There are many research projects inBrazilthat investigate the physiology and biochemistry of the T. cruzi, as well as experiments with a wide range of chemical-therapeutic compounds to eradicate the parasite. Most trials are promising when tested in controlled environments. Coura comments that “in vitro, nearly everything kills the parasite, even water.” However, when the experiments are tested on animals and then on human beings, this proportion is inverted. Moreover, even if a compound proves to have potential, it is difficult to find pharmaceutical companies interested in working on the development of the compound to come up with a drug.
Dias thinks that a drug or a vaccine to cure the disease will never materialize. “The industry is not interested in investing from US$ 10 to US$ 20 million on a pharmaceutical drug for this kind of disease,” he says. This discouraging scenario does not release researchers from looking for other solutions. “The WHO, the DNDi and funding agencies should continue encouraging and financing basic research because we need to gain more knowledge about this disease.”
Because it is familiar with this reality, the DNDi entered into an agreement with the Laboratório Farmacêutico do Estado de Pernambuco/Lafepe, State Pharmaceutical Lab, to develop infant benznidazole by 2010. Nowadays, the benznidazole pill has to be broken into multiple pieces or crushed and mixed with water when it is given to children; there is a great risk of giving the wrong dose. Nifurtimox, the other drug used for Chagas Disease, has been off the market for many years. This is why Chagas Disease is on the top of the list of neglected diseases and kills approximately 14 thousand people a year in the Americas, even though it is roughly estimated that the percentage of chronic patients with symptoms ranges from 20% to 60%, depending on the region and age group – according to Paho, this percentage is higher than the percentage for malaria.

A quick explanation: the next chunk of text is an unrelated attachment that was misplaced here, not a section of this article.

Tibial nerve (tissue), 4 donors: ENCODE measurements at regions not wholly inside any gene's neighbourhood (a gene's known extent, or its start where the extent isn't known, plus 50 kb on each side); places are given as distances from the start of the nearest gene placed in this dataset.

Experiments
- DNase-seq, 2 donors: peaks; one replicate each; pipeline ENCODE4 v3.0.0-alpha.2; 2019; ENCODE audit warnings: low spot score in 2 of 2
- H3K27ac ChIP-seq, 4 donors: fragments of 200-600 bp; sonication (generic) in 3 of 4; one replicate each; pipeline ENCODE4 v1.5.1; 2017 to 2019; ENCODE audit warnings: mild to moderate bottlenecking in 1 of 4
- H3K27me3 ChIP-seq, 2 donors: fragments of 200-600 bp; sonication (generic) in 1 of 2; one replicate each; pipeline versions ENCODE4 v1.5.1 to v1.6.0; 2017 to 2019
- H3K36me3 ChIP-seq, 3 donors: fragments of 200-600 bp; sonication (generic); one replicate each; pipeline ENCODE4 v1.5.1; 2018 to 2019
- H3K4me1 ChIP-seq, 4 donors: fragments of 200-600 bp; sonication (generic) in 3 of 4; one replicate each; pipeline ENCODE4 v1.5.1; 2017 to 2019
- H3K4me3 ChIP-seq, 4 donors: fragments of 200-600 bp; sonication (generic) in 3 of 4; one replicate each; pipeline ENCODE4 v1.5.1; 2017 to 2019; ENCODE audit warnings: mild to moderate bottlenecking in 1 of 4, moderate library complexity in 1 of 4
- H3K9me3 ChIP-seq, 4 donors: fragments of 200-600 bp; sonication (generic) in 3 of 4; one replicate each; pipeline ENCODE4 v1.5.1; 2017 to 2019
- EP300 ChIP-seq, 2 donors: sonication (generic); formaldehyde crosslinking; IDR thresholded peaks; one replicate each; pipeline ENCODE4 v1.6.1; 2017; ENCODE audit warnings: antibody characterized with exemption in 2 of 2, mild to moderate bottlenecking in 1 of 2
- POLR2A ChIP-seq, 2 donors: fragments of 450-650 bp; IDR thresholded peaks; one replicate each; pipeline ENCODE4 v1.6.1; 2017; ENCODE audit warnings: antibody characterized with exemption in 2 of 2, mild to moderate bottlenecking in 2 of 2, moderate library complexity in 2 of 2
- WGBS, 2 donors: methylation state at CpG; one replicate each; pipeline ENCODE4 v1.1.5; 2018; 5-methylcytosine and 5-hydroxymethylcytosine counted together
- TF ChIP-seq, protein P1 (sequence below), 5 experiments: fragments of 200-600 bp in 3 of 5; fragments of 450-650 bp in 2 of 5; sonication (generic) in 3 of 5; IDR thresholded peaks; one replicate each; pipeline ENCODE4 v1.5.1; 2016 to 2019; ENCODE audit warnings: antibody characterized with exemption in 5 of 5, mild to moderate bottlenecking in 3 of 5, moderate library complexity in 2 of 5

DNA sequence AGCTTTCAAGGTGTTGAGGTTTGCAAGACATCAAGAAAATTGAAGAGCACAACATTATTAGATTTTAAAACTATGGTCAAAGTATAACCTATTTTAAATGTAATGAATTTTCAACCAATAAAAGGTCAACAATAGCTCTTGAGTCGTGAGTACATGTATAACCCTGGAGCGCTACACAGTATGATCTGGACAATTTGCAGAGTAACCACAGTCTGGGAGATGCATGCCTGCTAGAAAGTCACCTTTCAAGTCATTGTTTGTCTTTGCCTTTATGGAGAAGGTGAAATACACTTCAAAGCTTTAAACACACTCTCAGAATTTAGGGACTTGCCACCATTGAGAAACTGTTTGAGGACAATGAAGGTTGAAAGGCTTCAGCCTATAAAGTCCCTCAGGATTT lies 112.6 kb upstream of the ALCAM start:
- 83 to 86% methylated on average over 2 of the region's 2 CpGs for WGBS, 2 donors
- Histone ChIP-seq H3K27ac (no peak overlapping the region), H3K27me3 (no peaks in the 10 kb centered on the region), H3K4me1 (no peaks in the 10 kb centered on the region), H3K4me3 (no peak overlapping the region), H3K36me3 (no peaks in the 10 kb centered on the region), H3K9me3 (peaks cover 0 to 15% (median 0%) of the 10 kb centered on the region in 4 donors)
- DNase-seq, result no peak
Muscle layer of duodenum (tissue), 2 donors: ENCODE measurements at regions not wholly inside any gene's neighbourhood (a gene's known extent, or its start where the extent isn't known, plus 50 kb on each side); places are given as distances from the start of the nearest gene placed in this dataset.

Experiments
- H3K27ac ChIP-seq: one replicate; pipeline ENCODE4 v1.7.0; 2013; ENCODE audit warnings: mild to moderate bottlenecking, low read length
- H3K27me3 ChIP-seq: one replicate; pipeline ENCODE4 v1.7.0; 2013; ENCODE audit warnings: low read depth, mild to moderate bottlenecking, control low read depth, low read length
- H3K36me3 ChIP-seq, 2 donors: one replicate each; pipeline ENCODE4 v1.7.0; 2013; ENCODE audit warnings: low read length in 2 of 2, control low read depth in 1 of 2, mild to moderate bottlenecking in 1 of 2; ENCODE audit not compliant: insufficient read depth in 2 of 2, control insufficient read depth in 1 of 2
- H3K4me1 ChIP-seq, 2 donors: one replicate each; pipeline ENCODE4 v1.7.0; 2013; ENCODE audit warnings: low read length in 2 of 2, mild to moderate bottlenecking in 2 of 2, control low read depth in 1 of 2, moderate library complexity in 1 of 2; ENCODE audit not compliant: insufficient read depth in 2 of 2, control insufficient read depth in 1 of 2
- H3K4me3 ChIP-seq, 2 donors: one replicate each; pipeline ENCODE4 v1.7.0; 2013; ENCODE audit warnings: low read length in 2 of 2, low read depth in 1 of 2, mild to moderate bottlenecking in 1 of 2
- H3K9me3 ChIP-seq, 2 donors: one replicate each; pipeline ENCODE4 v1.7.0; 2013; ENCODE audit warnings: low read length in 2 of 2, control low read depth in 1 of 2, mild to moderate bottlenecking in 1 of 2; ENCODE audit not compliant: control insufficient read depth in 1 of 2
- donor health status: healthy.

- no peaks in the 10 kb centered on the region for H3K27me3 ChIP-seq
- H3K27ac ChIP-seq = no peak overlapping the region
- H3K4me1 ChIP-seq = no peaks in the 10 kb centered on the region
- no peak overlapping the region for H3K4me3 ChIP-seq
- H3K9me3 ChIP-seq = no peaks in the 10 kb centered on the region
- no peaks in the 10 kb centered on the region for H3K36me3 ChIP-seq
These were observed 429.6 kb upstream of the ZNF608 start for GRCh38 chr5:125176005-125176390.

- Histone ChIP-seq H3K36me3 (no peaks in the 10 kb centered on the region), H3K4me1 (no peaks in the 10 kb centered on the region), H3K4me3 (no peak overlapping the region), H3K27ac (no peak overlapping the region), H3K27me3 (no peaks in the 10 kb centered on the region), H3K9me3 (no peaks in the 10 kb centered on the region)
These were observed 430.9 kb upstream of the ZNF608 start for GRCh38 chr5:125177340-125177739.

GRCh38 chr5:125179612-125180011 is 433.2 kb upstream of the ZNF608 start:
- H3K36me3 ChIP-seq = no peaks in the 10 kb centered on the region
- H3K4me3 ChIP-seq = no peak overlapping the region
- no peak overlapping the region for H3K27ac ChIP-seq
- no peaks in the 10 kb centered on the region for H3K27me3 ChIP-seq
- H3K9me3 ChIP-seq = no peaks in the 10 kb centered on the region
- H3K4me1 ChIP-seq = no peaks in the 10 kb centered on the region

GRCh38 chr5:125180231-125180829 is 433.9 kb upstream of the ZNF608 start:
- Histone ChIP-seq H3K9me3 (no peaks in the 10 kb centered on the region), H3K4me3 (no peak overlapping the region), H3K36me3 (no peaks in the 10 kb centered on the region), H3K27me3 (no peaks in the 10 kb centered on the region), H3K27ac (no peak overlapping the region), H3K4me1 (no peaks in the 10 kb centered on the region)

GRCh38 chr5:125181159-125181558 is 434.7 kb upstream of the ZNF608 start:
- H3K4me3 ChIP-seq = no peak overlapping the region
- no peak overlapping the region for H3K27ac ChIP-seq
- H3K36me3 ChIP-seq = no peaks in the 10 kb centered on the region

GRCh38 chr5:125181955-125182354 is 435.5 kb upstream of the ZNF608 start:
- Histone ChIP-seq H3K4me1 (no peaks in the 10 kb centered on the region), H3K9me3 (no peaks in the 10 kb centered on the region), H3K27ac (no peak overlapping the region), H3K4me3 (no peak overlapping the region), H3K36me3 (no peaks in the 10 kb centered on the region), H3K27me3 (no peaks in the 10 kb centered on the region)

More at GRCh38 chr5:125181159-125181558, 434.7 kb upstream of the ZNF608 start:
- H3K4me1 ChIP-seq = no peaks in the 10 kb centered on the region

In Brazil nowadays, the leading form of contamination is oral; contamination occurs when a person eats food contaminated with the feces of the barbeiro. According to the Ministry of Health, there were 57 reported cases of the orally transmitted disease in the period from 2000 to 2004. This number went up to254 inthe period from 2005 to 2007. Most of the cases come from the Amazon Region. Because of immigration, the disease also affects countries that do not have the disease-transmitting insect, such asCanada,JapanandAustralia. In theUnited States, where there are approximately 300 thousand cases, there has been talk about applying tests to detect the disease. One of the problems related to the disease is the lack of reliable records. The estimate of the number of infected people in theAmericasranges from 8 million to 18 million, depending on the source.
Such inconsistent figures reinforce the need for attention, In Lassance, where everything was discovered 100 years ago, there are 31 infected people at the moment. The youngest is 60 years old, which means that the infection occurred a long time ago and transmission of the disease was controlled. “ But if the health authorities discontinue or do not perform their surveillance accordingly, this situation might invert and gradually go back to alarming outbreaks,” Dias warns. Given the lack of perspectives in obtaining a cure, the researcher believes that it is better to continue staying alert.
COURA, J.R. Present situation and new strategies for Chagas disease chemotherapy – a proposal. Memórias do Instituto Oswaldo Cruz. v.104 (4) July 2009.